R V – Random

I haven’t posted for a while. We’ve been busy.

Savannah has a huge St Patrick’s celebration. Second only to Chicago. Every hotel, big or small, and every campground, big or small has been booked solid since this time last year. The hours at CreekFire have been extended and the CreekFire to Savannah shuttle has started running. It now runs 3-4 times per day. The extended hours and the shuttle running means they need more people to work more hours. They’ve added a couple more work campers and some more employees so that helps some but since they’re new they are just learning and getting used to everything now. One work camper is leaving in a few days and since he is really knowledgeable he’s going to be sorely missed. It’s only going to leave Dave here who has maintenance experience until the others get up and running. I’ve driven the shuttle into Savannah a few times and took a couple of the new people in so they know the route and the pickup/drop off location. I found out that on the day of the parade most of the streets will be shut down and on that day, CreekFire is adding a few more shuttle times and renting a second shuttle to use. Since all the shuttles and buses going into Savannah will not be using the normal route and drop off location, we have a new route to learn. Should be interesting!

During the business of working a few more hours, we noticed our shower had a leak under the drain. What Dave said should have been a 5-minute fix took about 3 weeks. Good thing there are really nice showers here at this campground and they’re not too far from our site! Our motorhome and most of those built around the same time all used abs, the black PVC plumbing materials, instead of a white PVC. We needed a new ABS p-trap. After traveling to Lowes and Home Depot, several camper stores, several mobile home suppliers and ordering parts online we still couldn’t find the ABS p-trap and size adapter we needed. We understood that you could not mix black ABS products with white PVC ones because the glue that has to be used won’t hold both plastics. We talked to a retired plumber who told us they could be mixed now and Dave even called Coachmen to see what could be done. It took a couple calls to Coachmen to get through to the right person but when he called back he was helpful. Dave finished the project using both ABS and PVC. It was so hard for him to work on this in a small R V bathroom with about an 8 inch opening under the drain. But he persevered and got it done.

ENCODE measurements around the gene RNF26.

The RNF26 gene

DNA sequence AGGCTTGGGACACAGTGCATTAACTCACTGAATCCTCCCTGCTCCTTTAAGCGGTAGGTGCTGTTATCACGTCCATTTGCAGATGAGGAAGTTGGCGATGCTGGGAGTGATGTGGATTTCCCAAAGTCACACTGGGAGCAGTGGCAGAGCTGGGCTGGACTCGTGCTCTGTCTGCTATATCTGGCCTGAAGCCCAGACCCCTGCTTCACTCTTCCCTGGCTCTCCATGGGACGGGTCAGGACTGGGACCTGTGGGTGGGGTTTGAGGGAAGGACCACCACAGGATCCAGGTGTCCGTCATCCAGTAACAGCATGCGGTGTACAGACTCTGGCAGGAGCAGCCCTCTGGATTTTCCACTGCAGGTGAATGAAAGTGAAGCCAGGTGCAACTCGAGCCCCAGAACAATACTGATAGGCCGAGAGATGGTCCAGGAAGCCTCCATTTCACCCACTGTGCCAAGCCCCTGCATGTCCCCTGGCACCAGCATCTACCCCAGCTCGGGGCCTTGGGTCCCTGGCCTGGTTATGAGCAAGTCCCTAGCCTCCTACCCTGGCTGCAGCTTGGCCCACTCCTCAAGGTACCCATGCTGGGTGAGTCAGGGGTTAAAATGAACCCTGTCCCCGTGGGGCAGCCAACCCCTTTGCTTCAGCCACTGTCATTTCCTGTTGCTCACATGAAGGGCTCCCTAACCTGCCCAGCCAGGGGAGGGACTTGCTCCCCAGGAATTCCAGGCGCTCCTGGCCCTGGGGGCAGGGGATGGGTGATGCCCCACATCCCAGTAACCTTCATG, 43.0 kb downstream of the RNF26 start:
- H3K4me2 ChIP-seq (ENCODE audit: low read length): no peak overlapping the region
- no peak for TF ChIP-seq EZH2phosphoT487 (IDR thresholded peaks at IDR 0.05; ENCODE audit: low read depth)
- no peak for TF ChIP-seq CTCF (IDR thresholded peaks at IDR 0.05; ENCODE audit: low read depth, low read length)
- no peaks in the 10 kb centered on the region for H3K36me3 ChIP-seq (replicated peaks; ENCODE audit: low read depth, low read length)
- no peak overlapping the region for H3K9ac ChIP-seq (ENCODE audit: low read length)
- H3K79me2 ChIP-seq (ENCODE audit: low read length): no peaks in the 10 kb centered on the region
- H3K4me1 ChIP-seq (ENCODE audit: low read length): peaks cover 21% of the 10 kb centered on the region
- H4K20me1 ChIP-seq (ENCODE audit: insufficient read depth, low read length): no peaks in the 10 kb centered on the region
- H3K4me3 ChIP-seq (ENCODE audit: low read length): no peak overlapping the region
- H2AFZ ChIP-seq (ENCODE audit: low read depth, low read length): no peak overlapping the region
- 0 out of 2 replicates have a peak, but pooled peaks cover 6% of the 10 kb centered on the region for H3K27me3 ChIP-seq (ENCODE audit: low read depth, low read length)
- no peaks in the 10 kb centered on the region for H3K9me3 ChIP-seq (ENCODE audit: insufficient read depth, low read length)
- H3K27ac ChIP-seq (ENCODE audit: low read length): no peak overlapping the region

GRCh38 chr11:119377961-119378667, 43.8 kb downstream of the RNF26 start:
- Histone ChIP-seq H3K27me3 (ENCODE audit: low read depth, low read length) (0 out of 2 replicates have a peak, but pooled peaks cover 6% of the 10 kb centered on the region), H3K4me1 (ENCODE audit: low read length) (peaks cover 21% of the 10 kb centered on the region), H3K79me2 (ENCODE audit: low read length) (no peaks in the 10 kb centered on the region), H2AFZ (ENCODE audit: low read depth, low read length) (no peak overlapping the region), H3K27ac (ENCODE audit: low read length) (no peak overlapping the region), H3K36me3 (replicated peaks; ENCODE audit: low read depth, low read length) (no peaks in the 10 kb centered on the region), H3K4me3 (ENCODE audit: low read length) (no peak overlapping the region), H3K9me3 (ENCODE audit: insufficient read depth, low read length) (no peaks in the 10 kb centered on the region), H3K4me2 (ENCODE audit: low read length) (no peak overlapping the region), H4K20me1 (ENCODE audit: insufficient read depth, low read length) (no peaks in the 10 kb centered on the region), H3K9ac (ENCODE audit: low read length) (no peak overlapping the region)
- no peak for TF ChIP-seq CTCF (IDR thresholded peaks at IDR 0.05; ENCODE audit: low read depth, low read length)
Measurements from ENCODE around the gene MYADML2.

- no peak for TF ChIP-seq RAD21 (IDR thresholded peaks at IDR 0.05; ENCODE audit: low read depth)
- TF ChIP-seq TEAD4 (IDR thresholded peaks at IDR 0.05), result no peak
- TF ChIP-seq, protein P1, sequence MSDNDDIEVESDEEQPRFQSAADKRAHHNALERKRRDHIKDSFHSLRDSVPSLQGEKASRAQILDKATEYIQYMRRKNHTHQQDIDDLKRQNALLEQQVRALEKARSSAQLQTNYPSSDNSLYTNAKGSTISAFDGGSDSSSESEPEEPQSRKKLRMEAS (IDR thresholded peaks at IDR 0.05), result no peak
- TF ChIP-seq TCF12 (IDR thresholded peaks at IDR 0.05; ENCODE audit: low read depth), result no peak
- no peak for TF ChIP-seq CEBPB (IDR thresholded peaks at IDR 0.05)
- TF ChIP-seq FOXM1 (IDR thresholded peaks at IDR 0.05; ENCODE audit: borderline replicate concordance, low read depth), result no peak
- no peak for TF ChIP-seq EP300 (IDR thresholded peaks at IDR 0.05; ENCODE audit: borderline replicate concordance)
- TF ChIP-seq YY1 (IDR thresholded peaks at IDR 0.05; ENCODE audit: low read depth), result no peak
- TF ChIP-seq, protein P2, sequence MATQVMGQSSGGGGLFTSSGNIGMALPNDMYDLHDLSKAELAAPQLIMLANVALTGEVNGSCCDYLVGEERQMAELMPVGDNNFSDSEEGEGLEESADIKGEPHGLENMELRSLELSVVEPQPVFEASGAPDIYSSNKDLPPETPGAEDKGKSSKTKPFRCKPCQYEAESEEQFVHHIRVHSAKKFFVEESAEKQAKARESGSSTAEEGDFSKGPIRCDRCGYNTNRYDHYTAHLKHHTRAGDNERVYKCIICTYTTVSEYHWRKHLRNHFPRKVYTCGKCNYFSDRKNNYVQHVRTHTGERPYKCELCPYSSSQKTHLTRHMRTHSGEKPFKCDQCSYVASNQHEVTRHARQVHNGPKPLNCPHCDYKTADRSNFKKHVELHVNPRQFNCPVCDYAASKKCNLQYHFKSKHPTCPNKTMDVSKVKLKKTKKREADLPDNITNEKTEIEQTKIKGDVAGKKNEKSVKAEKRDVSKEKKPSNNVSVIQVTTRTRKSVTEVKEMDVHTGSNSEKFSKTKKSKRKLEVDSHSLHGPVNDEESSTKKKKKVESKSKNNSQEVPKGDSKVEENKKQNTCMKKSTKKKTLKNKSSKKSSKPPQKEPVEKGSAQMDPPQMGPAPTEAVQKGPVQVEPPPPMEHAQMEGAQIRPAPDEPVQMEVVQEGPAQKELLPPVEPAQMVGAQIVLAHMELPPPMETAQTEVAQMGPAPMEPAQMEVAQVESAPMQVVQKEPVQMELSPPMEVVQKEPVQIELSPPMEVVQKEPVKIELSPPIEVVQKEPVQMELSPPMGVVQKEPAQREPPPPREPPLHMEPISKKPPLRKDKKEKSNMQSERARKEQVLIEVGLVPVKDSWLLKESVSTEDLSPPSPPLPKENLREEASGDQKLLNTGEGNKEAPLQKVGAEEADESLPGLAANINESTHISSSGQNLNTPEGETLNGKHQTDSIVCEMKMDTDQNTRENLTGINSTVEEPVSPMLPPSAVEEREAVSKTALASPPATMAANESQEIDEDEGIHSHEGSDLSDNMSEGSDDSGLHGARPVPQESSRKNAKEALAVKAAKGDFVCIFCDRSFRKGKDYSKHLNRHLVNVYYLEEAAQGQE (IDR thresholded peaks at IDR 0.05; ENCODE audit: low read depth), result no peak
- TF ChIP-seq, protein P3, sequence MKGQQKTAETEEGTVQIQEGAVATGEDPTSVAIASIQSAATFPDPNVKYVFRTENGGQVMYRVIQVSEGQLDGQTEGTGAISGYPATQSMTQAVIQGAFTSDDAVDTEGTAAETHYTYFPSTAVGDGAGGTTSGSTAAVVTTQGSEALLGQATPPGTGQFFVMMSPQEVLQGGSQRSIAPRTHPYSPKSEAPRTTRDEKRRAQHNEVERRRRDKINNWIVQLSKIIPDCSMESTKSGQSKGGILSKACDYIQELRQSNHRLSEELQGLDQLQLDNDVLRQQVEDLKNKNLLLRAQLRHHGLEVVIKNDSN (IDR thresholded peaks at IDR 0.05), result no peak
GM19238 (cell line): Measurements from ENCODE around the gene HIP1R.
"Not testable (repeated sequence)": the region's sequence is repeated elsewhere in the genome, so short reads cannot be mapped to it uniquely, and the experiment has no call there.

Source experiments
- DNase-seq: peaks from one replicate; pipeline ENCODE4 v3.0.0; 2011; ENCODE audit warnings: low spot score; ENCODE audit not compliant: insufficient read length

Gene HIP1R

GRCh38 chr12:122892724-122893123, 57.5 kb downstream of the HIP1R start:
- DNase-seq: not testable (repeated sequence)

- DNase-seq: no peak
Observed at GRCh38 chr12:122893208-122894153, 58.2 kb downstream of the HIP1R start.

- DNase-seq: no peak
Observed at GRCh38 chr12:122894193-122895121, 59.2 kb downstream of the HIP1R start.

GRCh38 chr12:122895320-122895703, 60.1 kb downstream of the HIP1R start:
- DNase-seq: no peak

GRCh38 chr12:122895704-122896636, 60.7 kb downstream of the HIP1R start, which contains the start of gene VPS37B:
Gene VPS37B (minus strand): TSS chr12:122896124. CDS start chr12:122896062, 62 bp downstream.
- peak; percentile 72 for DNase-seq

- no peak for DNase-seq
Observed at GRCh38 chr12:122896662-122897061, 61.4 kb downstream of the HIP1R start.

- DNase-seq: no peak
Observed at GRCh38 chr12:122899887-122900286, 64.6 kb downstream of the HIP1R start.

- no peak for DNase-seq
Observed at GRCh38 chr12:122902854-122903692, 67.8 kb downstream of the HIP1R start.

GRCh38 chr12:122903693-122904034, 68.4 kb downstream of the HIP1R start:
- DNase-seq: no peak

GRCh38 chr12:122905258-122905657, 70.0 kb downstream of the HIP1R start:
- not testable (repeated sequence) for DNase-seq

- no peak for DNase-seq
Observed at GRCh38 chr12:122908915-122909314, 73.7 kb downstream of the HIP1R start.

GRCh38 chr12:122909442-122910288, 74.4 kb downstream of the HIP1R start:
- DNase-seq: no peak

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Savannah, A City Built on the Dead

When we first did the tour of the city, we had heard that Savannah was a city built on the dead. I thought that meant many people died to make the city what it is today. I was thinking of soldiers securing or protecting the land, people giving up their lively hood, fighting over land, whatever the case may be. But it turned out, I was wrong.

The city is literally built on it’s dead. Savannah was established as a buffer between the wealthy South Carolinians to the north and the Spanish Catholics in Florida to the south. There were battles to keep the land secure. The second bloodiest battle of Revolutionary war was fought in Savannah and Savannah lost many men who were buried here. Indians used parts of the area for their burial grounds. Many died from Yellow Fever. The French and British had a skirmish here. Add to this, natural deaths, occasional murders, and the Pirates coming into the city then you can see that there would be a great need for cemeteries. And, some families had their own burial plots next to their homes.

Over time, either from vandalism or just time-worn, many gravestones were destroyed or lost. From one of my previous posts, you may remember that the city of Savannah is laid out in squares. Homes surrounded these squares. As time went on and as the city grew with infrastructure being developed, roads were paved over areas that had been burial grounds. Some homes or municipal buildings have been built over areas that had been someone’s burial plot.

At first, when skeleton’s were found they had tried to move them. Later, as more and more bodies were found, some even in mass graves, the decision was made not to disturb them anymore, just leave them where they are and continue with the roads, or housing whatever the project in progress.

It seemed to be that the hauntings began when the bodies were disturbed. One such case was explained to us on the ghost tour we recently took. The Foley house was a boarding house established by a prominent widow living in Savannah. She and her children lived in this house and had frequent and sometimes long term boarders. At one time, two boarders came to stay with her. One was a bricklayer and the other one was an older wealthy exporter gentleman named Wally. Wally frequently wore a top hat. He and the bricklayer both had been staying there for quite a while. One night Wally ended up dead. One story is that he went into the widow’s bedroom. She awoke with him standing over her with his hands on her neck. He had tried to strangle her. She was able to stretch her arm out, grab the candle holder next to her bed and hit him over the head with it. When she did he fell dead beside her bed. Another story is that she murdered him for his money.